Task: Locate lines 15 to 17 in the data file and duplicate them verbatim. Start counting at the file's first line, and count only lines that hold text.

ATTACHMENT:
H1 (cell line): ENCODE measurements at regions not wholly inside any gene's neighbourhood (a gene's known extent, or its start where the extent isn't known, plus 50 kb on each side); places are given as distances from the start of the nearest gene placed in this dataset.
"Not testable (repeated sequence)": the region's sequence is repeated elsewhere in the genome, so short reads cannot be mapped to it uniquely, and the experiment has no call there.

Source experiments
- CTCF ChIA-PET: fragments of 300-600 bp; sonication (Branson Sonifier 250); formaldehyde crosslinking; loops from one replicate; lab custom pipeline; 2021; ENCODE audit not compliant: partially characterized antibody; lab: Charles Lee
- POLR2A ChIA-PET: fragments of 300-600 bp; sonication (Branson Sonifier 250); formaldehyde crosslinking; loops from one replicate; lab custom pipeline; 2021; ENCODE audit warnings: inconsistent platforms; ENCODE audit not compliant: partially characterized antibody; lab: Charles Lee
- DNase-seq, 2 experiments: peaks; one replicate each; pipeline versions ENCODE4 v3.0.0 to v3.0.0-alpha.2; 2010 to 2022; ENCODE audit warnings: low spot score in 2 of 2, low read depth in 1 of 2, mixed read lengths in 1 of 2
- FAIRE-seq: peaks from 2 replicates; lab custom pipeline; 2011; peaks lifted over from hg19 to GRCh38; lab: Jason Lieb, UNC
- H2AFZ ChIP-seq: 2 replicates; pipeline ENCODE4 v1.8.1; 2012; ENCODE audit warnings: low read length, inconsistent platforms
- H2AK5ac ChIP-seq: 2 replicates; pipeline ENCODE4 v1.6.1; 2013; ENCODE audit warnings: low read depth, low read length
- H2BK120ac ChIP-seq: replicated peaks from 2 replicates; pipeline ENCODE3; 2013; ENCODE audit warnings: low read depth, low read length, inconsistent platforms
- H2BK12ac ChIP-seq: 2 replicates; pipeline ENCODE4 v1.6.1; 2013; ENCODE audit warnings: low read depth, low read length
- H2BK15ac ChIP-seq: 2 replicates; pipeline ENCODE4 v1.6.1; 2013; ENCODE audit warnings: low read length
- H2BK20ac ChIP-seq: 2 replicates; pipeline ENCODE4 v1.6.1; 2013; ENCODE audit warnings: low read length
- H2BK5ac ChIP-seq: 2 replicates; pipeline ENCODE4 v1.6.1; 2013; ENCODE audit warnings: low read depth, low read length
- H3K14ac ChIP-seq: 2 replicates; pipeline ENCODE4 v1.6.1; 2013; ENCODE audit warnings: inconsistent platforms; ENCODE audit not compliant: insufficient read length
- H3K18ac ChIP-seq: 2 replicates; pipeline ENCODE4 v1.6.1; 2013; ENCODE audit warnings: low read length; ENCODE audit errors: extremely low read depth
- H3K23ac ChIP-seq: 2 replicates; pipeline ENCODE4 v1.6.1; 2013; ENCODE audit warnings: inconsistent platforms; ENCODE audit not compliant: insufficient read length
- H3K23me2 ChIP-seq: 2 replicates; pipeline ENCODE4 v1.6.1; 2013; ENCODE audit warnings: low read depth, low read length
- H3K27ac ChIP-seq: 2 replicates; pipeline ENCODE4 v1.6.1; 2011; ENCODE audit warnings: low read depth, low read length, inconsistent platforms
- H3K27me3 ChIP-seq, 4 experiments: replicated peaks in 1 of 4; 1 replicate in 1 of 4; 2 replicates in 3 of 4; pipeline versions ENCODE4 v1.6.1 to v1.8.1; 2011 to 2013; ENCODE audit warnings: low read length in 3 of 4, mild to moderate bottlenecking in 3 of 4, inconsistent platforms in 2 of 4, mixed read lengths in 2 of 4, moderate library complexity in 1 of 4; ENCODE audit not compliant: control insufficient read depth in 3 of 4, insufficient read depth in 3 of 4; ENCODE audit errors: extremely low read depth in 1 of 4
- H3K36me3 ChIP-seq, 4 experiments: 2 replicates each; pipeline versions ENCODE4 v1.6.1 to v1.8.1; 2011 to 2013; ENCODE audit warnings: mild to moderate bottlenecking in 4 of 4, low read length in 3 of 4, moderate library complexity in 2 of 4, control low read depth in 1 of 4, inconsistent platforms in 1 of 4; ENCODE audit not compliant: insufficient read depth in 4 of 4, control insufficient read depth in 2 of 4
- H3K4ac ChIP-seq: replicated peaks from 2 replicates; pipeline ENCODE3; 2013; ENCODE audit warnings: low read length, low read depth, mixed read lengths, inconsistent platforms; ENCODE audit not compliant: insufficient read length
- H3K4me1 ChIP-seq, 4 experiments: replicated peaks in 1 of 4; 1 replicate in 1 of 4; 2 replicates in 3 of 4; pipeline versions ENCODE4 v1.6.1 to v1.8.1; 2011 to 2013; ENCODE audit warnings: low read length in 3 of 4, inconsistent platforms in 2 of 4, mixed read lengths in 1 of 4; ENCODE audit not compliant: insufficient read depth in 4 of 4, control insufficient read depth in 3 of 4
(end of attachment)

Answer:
- H3K14ac ChIP-seq: 2 replicates; pipeline ENCODE4 v1.6.1; 2013; ENCODE audit warnings: inconsistent platforms; ENCODE audit not compliant: insufficient read length
- H3K18ac ChIP-seq: 2 replicates; pipeline ENCODE4 v1.6.1; 2013; ENCODE audit warnings: low read length; ENCODE audit errors: extremely low read depth
- H3K23ac ChIP-seq: 2 replicates; pipeline ENCODE4 v1.6.1; 2013; ENCODE audit warnings: inconsistent platforms; ENCODE audit not compliant: insufficient read length